Resistance Is Fertile: It’s Time to Prioritize Agroecology

Author: Colin Todhunter | Published on: August 29, 2016

Food is becoming unhealthy and poisoned with chemicals, while diets are becoming less diverse. There is a loss of plant and insect diversity, which threatens food security, soils are being degraded, water tables polluted and depleted and smallholder farmers, so vital to global food production, are being squeezed off their land and out of farming.

Over the last 60 years or so, Washington’s plan has been to restructure indigenous agriculture across the world. And this plan has involved subjugating nations by getting them to rely more on U.S. imports and grow less of their own food. Agriculture and food production and distribution have become globalized and tied to an international system of trade based on export-oriented mono-cropping, commodity production for the international market, indebtedness to international financial institutions (IMF/World Bank) and the need for nations to boost foreign exchange (U.S. dollar) reserves to repay debt.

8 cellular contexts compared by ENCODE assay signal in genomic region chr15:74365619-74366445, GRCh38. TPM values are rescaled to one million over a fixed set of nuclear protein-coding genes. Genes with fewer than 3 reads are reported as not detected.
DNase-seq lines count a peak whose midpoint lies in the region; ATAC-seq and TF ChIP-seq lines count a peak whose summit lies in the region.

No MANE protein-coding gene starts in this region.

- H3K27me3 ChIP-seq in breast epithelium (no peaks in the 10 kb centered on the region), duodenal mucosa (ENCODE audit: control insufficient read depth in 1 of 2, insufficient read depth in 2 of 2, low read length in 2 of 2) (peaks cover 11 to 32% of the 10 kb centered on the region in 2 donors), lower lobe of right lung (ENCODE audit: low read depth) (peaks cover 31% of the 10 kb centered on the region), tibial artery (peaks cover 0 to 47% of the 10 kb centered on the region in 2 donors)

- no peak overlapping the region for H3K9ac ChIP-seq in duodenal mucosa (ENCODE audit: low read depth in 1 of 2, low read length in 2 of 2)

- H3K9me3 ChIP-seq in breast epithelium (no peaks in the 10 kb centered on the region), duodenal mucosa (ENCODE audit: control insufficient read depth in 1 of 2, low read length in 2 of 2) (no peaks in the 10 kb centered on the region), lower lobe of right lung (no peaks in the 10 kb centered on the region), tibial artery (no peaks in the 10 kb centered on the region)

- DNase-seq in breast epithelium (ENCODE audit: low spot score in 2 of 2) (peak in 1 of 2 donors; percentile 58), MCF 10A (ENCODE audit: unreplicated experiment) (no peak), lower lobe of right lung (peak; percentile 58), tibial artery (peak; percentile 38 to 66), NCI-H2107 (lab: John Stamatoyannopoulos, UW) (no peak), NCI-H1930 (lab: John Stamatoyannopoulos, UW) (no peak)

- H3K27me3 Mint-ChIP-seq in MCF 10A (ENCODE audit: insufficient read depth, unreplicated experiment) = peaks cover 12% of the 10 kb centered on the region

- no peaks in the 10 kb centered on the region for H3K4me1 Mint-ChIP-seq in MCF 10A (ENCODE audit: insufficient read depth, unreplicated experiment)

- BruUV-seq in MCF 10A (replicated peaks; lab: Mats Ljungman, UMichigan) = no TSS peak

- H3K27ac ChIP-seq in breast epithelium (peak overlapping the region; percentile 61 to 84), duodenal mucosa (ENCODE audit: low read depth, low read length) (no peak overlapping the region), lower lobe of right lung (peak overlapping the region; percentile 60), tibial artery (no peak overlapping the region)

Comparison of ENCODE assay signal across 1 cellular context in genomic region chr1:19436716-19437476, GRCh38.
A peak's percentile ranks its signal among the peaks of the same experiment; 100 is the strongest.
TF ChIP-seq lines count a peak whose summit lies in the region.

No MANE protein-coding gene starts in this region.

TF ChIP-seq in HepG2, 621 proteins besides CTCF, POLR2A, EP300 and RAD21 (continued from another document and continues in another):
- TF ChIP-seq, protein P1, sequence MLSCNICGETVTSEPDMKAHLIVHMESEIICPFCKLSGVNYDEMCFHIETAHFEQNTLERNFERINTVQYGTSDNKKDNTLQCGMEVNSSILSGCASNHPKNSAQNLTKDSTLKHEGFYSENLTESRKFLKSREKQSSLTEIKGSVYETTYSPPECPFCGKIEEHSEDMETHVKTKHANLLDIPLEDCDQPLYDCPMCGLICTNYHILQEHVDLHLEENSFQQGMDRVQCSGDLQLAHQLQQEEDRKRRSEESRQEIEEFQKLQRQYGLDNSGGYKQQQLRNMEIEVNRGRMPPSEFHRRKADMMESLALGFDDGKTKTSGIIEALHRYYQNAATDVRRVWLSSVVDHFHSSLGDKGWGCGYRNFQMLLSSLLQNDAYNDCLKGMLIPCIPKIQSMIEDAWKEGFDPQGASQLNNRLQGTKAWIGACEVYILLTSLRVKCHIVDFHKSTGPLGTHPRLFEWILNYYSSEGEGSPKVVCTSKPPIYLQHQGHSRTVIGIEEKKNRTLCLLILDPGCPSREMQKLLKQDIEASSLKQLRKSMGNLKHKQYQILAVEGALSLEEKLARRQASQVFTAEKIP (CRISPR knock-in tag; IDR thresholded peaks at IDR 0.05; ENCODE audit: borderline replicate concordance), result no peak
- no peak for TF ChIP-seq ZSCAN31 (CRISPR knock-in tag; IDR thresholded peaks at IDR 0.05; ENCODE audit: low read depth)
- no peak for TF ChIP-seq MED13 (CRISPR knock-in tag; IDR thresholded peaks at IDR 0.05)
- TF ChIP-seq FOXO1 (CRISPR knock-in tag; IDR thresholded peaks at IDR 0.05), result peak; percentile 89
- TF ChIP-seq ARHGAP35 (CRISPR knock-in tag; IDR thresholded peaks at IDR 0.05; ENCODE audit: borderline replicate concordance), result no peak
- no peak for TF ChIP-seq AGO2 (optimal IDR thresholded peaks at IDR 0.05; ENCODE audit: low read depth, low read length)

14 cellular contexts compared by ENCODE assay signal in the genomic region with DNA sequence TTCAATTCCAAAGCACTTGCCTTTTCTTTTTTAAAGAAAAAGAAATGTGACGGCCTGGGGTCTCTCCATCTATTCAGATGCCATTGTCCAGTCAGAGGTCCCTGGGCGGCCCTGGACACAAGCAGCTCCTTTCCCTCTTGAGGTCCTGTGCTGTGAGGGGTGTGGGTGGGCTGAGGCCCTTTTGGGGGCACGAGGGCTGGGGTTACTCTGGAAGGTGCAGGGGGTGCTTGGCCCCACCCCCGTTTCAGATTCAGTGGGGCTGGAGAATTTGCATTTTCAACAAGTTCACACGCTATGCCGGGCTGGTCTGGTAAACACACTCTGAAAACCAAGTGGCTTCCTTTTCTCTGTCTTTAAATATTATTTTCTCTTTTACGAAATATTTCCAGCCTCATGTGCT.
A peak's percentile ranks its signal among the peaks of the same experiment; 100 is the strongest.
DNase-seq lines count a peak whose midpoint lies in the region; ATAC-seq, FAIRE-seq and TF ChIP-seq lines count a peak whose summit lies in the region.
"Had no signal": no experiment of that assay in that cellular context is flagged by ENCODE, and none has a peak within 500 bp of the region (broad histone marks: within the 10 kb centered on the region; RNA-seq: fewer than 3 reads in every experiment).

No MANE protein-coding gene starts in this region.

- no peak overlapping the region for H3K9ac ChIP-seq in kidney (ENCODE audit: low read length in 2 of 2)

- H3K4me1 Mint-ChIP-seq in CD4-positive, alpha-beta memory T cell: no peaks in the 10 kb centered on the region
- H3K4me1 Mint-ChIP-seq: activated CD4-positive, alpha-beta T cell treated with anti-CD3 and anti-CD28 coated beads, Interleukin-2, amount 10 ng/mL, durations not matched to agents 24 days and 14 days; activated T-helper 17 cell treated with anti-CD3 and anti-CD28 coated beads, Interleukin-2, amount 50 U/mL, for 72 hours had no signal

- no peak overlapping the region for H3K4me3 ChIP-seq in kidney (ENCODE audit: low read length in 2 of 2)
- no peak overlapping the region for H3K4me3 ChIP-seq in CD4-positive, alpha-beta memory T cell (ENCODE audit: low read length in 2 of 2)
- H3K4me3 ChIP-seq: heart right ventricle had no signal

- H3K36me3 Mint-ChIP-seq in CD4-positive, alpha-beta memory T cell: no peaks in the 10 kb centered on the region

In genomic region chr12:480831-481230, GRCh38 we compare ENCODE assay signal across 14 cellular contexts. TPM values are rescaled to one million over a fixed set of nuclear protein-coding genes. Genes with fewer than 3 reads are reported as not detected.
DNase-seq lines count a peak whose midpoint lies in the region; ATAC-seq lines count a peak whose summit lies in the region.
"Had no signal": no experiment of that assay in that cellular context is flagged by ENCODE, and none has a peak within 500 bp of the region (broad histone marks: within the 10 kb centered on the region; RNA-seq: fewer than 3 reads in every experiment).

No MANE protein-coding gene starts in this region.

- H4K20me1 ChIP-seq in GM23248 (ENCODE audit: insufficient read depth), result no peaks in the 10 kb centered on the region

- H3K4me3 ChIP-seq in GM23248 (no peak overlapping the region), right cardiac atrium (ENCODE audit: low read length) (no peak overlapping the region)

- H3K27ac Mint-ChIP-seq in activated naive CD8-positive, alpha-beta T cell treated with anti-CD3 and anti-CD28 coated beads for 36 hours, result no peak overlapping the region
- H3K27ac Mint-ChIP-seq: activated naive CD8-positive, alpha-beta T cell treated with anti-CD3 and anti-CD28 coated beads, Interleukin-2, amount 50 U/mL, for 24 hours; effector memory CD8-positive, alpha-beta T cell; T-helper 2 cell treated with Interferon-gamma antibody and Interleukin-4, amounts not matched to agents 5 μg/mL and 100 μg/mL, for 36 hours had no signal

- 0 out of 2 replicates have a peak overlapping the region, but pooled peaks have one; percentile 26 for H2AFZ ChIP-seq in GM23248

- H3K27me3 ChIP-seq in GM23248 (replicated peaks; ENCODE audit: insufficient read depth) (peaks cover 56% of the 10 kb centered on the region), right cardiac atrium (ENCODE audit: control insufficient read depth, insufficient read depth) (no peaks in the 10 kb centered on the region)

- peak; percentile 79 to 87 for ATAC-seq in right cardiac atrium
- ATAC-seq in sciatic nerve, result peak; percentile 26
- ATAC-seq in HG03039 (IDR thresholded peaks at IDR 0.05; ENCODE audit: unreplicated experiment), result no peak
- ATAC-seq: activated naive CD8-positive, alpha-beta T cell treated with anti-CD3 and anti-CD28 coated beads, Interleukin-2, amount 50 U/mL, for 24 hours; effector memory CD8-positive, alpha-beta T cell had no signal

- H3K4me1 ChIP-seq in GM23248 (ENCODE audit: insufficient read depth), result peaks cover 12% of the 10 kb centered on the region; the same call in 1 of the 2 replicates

This has resulted in food surplus and food deficit areas, of which the latter have become dependent on agricultural imports and strings-attached aid. Food deficits in the global South mirror food surpluses in the West.

Whether through IMF-World Bank structural adjustment programs, as occurred in Africa, trade agreements like NAFTA and its impact on Mexico or, more generally, deregulated global trade rules, the outcome has been similar: the devastation of traditional, indigenous agriculture.